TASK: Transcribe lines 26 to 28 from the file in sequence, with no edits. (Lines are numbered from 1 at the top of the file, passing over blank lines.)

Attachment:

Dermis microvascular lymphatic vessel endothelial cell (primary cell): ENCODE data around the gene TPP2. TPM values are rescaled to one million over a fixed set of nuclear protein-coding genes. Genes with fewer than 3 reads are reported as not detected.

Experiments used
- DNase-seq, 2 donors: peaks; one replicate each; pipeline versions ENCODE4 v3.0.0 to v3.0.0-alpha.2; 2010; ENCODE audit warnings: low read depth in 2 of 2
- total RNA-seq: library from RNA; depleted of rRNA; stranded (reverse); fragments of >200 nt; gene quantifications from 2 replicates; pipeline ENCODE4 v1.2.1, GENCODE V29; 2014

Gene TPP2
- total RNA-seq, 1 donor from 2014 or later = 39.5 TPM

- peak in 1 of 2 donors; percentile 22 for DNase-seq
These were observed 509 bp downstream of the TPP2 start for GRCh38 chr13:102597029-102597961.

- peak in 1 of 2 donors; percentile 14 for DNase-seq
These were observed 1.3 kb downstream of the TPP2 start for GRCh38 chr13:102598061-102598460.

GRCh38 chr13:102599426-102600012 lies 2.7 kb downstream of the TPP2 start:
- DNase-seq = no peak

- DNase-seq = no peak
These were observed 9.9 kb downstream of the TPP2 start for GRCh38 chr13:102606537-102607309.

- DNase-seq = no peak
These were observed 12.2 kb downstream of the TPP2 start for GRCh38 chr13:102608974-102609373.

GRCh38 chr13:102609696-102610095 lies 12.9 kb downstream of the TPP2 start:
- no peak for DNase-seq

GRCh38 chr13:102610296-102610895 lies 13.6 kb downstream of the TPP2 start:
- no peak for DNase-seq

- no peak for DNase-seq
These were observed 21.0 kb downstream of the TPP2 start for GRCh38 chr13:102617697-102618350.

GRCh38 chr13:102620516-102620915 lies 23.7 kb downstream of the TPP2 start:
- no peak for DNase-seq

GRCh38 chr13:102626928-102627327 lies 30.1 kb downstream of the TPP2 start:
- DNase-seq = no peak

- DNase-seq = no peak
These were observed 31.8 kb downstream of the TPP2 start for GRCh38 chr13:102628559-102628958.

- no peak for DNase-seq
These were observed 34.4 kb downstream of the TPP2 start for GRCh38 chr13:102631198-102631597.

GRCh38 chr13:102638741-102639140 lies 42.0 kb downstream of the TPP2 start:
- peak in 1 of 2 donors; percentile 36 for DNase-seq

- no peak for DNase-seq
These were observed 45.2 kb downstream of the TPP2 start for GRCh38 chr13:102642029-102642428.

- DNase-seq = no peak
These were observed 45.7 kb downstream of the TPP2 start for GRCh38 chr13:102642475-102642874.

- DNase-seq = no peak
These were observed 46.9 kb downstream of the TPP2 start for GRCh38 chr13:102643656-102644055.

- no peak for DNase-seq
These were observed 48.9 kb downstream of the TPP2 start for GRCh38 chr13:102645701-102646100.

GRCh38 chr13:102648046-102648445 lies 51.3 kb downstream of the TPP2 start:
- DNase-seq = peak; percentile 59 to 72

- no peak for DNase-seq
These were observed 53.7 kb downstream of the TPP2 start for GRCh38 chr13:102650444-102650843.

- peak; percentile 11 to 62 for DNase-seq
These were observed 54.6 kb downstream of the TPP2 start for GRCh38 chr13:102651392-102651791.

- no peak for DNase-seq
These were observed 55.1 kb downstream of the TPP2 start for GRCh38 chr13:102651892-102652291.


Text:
- DNase-seq = no peak

- DNase-seq = no peak
These were observed 31.8 kb downstream of the TPP2 start for GRCh38 chr13:102628559-102628958.